exit. I thought hard about phases four, five and six of the campaign. I
needed to know.
“This is H.R.K. Sommers. How badly did I fail?” read the full-page ads
in the next morning’s papers. A couple more mails trickled in: “Awfully,”
“Horribly” and “Excruciatingly,” but the numbers weren’t enough to suggest
any type of consensus. I could sit and wait for more replies but there
was so much to do, and I was going to need back-up. I called Manpower and
they sent over Rick and Janine. By two that afternoon I had briefed them
in full. These weren’t kids just along for the ride, they took notes and
asked questions, nodded and made good eye contact. And then they got stuck
in. They had the T-shirts ready by five — ten thousand of them — and, by
six, an army of volunteers mobilised to distribute them to rush-hour commuters.
“This is H.R.K. Sommers,” read the T’s, “How badly did I fail?” “Dreadfully,”
read the latest mail. Four hundred four city editors had still not replied,
or was it four hundred three? Rick ran up an Excel sheet, it was vital
that we get our numbers right. U2 arrived in our War Room just after six,
unexpected but made welcome by all present. We were being heard, no doubt
about it, but — frankly — I had to check my cynicism, concerned as I was
that they would steal our thunder, that they would be a distraction, that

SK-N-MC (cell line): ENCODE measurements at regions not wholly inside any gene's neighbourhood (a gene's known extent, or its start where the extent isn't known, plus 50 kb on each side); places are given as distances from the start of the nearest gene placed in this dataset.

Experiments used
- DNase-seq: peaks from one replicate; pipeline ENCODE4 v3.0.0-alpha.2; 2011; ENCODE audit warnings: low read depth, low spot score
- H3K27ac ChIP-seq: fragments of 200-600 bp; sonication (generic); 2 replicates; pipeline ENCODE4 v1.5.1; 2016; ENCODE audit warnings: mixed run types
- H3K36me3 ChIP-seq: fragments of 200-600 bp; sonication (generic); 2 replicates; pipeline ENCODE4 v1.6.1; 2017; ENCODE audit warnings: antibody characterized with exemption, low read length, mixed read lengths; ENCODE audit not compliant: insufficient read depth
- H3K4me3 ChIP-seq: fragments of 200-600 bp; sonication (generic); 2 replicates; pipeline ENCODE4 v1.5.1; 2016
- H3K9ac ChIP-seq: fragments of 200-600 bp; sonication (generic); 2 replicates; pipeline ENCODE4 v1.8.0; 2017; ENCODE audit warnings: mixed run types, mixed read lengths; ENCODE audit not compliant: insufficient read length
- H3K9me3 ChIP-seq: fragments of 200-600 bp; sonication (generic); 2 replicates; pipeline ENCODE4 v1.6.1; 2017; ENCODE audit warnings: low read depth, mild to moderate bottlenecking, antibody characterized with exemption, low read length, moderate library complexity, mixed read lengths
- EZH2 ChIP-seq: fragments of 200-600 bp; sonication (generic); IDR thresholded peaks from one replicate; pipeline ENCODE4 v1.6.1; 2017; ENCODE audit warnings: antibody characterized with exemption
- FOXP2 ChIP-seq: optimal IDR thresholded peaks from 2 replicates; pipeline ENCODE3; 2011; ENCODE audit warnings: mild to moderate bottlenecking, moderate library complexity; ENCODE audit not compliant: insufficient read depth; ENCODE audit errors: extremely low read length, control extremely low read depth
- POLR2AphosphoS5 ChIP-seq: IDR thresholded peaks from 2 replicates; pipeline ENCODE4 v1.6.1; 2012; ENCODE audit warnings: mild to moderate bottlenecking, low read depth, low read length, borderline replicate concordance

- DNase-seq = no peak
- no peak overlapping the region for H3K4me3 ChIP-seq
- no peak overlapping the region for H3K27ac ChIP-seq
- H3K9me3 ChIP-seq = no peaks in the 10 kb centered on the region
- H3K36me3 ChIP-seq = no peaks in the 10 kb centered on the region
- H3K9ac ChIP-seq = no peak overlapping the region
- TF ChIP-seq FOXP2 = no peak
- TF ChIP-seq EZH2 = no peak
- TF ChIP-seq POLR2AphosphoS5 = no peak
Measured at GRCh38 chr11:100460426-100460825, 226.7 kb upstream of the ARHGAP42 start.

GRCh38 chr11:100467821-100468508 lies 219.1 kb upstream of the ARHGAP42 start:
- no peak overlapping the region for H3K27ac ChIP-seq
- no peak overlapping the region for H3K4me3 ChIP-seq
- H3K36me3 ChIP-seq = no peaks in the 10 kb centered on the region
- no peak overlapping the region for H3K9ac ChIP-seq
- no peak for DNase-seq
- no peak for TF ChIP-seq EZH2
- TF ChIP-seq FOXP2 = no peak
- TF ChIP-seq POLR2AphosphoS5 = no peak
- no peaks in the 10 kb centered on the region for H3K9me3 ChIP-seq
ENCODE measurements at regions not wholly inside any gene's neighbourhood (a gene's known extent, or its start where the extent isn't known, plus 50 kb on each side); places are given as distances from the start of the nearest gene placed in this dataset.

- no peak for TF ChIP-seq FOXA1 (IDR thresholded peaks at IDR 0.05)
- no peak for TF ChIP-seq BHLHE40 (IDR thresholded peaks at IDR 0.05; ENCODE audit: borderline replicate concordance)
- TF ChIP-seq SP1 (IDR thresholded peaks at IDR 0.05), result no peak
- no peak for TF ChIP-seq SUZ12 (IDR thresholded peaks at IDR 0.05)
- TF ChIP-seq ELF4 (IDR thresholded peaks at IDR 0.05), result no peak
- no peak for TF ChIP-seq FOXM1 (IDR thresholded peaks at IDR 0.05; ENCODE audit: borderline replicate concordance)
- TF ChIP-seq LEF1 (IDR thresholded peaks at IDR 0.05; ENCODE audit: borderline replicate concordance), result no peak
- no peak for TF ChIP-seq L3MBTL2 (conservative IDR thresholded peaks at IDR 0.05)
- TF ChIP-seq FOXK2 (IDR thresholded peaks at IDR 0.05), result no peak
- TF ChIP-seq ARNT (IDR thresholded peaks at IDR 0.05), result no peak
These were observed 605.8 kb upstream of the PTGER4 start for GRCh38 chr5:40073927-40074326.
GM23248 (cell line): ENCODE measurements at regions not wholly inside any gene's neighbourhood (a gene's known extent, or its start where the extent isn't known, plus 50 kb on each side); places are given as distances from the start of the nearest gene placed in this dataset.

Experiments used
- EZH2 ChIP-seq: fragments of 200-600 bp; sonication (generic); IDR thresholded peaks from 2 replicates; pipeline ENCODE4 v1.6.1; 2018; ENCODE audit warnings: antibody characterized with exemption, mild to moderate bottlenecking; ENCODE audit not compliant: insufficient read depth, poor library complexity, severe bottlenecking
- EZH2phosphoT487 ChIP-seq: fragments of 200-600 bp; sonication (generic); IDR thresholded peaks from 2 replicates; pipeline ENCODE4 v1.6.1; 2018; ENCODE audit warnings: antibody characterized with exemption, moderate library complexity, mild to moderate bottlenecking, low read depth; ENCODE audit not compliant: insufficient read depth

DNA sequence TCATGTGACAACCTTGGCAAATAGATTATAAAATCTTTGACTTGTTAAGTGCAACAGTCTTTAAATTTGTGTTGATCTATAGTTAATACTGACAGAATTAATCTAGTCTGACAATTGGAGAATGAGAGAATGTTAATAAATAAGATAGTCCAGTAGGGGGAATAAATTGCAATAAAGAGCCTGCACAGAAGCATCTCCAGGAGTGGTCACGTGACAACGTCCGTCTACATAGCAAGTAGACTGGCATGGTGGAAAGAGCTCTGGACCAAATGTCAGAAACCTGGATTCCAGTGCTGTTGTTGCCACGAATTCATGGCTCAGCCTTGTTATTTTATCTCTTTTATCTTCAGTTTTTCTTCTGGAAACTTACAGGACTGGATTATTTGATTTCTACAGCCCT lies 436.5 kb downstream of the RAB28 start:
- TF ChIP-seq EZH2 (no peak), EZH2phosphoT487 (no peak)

Larry would hit on Jan, that Bobo wouldn’t quit reciting the Beckett thing.
In their defence, I have to say, the defining moment of the campaign became
their impromptu rooftop concert. Their rendition of Satisfaction teared
me up. Light aircraft circled overhead, banners trailing behind (Rick’s
idea). The banners read, well, the message hadn’t changed. We were headline
news at eight. Larry King called and I gave my first interview. “What message
do you want to send to the city editors?” he said. That guy cracks me up.
I had Charlie Rose on two and Letterman on three.
The campaign spilled over the borders that night. While we slept, demonstrators
took to the streets of Seoul and Melbourne. In New Zealand a sheep farmer
sprayed his flock with the message and even if they wouldn’t stay in line
it was pretty clear what was going on. Kind of. News came over the wire
that French rail workers were striking in sympathy. We marched on Government
Buildings on Friday. People cared, people wanted to know. How badly? Responses
continued to trickle: “Desperately,” “Outrageously,” “Pompously,” “Despairingly
(×4).” Only a fool could fail to see the trend but trends are sometimes
misleading — and often inconclusive. I hired a statistician and more kids
from Manpower; I hired a web guy, a Web 2.0 savvy dude who spoke in code.